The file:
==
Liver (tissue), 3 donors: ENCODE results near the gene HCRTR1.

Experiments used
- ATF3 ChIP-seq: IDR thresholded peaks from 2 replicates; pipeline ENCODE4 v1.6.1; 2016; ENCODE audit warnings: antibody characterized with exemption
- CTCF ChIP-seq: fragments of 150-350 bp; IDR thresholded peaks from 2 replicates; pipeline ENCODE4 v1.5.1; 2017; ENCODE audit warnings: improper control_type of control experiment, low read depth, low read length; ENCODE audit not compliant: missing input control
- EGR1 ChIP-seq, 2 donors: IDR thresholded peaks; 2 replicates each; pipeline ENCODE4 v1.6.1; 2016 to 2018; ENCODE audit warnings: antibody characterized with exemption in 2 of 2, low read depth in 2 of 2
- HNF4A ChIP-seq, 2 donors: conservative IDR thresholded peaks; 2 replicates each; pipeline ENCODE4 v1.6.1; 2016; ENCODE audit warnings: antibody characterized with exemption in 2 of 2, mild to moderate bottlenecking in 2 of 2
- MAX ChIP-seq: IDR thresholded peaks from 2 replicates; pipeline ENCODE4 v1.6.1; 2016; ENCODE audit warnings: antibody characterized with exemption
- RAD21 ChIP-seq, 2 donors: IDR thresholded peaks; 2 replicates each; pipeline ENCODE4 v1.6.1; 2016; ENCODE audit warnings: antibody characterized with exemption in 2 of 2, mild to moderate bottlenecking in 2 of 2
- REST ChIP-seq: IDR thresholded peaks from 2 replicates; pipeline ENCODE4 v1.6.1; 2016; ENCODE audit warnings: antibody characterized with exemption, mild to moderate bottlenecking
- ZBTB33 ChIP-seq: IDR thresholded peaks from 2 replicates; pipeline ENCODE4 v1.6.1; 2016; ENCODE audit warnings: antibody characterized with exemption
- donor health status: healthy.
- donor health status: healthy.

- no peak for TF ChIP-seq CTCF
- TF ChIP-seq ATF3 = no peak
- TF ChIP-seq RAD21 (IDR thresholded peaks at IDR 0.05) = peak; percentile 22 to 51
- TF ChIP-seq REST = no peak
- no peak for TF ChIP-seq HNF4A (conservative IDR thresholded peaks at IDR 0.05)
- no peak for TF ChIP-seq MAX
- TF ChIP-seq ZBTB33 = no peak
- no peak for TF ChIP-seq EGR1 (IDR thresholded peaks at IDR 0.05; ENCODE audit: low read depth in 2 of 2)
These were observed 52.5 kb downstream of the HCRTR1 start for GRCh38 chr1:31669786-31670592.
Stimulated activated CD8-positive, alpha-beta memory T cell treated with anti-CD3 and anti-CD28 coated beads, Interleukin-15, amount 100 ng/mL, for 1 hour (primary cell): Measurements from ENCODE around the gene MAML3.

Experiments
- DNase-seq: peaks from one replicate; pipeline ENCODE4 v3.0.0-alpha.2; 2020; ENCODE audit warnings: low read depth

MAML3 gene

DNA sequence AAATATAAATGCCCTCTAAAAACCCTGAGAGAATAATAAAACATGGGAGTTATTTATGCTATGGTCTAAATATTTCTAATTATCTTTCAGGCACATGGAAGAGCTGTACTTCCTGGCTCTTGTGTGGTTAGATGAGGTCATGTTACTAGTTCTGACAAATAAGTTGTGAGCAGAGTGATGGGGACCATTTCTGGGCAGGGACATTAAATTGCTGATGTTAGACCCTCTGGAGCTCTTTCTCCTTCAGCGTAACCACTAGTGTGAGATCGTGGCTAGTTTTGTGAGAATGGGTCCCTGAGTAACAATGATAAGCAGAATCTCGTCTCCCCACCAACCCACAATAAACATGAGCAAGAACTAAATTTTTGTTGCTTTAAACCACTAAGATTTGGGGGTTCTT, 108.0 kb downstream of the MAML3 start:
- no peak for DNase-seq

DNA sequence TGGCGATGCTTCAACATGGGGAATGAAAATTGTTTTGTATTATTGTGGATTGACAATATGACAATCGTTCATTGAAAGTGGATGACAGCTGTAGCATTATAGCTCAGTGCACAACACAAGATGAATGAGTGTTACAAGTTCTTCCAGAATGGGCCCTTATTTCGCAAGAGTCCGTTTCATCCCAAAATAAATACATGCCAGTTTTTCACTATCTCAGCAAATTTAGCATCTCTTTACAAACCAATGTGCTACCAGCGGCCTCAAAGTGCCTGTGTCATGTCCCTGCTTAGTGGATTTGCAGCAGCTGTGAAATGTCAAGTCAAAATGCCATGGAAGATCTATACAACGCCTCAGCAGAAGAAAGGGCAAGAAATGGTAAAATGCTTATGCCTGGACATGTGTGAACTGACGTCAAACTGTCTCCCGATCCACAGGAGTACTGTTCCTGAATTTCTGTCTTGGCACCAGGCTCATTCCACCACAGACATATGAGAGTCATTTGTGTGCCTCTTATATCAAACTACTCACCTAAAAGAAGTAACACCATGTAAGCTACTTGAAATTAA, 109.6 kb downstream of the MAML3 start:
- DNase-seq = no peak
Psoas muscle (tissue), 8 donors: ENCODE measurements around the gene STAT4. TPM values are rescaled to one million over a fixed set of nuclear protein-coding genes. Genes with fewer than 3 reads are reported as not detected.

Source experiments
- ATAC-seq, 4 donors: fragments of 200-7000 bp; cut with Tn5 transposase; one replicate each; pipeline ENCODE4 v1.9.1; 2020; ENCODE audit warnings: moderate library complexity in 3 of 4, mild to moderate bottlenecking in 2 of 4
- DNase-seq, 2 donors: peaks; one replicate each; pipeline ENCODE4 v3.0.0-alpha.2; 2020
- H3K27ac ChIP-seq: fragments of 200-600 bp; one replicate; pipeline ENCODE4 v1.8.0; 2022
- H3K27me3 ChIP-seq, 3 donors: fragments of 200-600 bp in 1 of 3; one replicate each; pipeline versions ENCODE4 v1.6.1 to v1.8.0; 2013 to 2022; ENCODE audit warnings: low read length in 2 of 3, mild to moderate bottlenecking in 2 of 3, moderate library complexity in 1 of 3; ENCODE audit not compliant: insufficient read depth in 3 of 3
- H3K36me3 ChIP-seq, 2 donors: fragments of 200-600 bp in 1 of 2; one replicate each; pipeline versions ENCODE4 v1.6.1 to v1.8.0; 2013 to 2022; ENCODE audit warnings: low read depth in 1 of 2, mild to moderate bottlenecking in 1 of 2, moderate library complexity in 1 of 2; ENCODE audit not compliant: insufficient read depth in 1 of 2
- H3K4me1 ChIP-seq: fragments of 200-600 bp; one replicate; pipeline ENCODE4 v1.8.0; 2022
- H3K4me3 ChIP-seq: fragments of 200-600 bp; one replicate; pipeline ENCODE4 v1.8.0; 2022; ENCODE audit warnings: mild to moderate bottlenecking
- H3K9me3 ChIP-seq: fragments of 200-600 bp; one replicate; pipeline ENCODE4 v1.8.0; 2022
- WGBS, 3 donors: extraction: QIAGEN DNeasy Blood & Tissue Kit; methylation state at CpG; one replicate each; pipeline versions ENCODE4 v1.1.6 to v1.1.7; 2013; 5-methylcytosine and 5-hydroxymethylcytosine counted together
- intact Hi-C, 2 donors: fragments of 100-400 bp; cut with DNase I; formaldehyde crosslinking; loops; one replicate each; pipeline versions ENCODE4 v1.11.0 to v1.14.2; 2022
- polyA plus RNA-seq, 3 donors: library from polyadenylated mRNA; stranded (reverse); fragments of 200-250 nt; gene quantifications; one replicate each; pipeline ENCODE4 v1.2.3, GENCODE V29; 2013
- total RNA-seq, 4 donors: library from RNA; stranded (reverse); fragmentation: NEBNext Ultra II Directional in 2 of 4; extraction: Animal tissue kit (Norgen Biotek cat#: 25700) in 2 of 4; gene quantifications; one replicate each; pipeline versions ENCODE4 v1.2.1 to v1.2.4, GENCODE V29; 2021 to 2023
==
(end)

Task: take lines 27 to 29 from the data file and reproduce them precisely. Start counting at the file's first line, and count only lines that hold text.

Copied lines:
- no peak for DNase-seq

DNA sequence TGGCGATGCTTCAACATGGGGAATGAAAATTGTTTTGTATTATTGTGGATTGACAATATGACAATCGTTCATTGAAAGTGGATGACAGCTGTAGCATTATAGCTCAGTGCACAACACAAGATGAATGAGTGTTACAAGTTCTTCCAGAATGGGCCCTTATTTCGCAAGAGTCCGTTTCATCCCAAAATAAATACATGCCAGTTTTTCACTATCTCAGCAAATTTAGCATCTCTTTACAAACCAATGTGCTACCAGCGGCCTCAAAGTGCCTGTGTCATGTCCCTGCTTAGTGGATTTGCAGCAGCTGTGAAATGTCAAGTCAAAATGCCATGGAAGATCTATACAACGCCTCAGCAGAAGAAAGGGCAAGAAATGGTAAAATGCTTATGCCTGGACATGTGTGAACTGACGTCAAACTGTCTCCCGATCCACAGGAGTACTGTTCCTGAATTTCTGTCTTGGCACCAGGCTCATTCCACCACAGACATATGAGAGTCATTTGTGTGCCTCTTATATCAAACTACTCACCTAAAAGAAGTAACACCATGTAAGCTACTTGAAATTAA, 109.6 kb downstream of the MAML3 start:
- DNase-seq = no peak